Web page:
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Driving laws often not followed

GABRIELLA CAFARELLI, Staff Writer

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In high school, it is a given that rules will be broken and disobeyed, but how far is too far? Upon reaching the age of sixteen, students learn to drive with parents, begin driver’s education, and get their permits. There are laws in place to protect new drivers, their passengers, and other drivers on the road, but they are not always followed, especially in high school.
In Connecticut, driving rules are relatively straightforward. When a student is sixteen or seventeen years old with a learner’s permit, the driver may not have any passengers in the car while driving. Exceptions include a licensed driving instructor, parent or legal guardian, or someone who is giving instruction, who is at least twenty years old, and has had a driver’s license for four or more years in a row, without suspension.
Furthermore, for sixteen or seventeen year olds with a driver’s license, only a licensed driving instructor, parent or legal guardian with a proper license, or someone giving instruction who is at least 20 years old and has held a license for at least 4 years with no suspensions during the last 4 years can be a passenger in the car for the first six months. Then, for six months after that, immediate family may ride in the car, such as brothers or sisters.
Along with these rules, there are curfews to follow. With a learner’s permit, there is no curfew, you just have to follow the rules priorly stated. But with a driver’s license, there is a curfew to fo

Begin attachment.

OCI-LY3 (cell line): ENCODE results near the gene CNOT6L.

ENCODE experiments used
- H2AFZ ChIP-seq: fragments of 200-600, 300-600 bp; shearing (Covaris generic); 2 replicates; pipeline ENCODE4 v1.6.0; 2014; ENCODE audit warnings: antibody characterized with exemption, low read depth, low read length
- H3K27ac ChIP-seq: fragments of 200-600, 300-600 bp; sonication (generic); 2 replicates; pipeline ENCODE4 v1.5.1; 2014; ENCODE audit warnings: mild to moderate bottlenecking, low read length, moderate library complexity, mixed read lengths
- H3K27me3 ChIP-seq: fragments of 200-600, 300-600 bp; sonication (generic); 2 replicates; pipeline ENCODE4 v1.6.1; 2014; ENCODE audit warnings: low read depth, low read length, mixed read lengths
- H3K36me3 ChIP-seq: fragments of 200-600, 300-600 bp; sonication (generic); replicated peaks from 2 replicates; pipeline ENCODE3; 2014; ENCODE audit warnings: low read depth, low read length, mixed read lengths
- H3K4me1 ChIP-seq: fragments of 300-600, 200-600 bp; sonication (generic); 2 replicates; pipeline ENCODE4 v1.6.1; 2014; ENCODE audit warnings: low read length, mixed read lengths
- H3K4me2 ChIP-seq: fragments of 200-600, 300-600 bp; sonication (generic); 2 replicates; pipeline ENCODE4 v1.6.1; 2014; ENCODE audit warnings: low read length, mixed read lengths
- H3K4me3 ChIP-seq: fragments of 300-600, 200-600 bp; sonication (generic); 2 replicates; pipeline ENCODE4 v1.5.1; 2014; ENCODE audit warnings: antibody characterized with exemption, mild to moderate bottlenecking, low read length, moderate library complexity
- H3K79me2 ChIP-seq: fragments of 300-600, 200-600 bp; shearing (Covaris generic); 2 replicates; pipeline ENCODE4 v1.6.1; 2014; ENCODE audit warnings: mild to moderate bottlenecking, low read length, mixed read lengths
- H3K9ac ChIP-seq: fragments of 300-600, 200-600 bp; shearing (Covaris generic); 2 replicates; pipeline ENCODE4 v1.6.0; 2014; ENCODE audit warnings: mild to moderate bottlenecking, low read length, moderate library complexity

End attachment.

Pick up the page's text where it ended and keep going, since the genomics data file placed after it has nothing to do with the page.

Photo courtesy of www.thecarconnection.com

llow. Until the driver’s eighteenth birthday, they cannot drive between the hours of 11:00 p.m. and 5:00 a.m. Some exceptions include employment, school, religious activities or a medical necessity.
Many new drivers, whether they have a learner’s permit or driver’s license, do not follow these rules, even after learning about them at driver’s education or from their parent or guardian. With a possible explanation of why, senior Mark Haller said, “When I say the word popular in this sense, I’m not meaning it in a way that you’re gonna look cool because you’ve broken a law by driving someone you weren’t supposed to. I believe it’s popular in the fact that there are a lot of people that do not drive, so bringing people places and carpooling purposes are popular.”
In agreement, senior Kevin Mulumba said, “Teens popularly drive others illegally because they aren’t patient. They want to show their friends how they can drive.”
Arianna Salafia, a sophomore, also believes teens are impatient, “I think that once someone gets their license they want to be able to drive their friends right away.”
Six out of eight students who were interviewed have either been in the car illegally with someone who should not be driving them or has driven someone else illegally. The reason for this is mostly related to after school activities. Many want to go somewhere to get food during a study hall after school or to kill time before a sports game instead of going home on the bus first.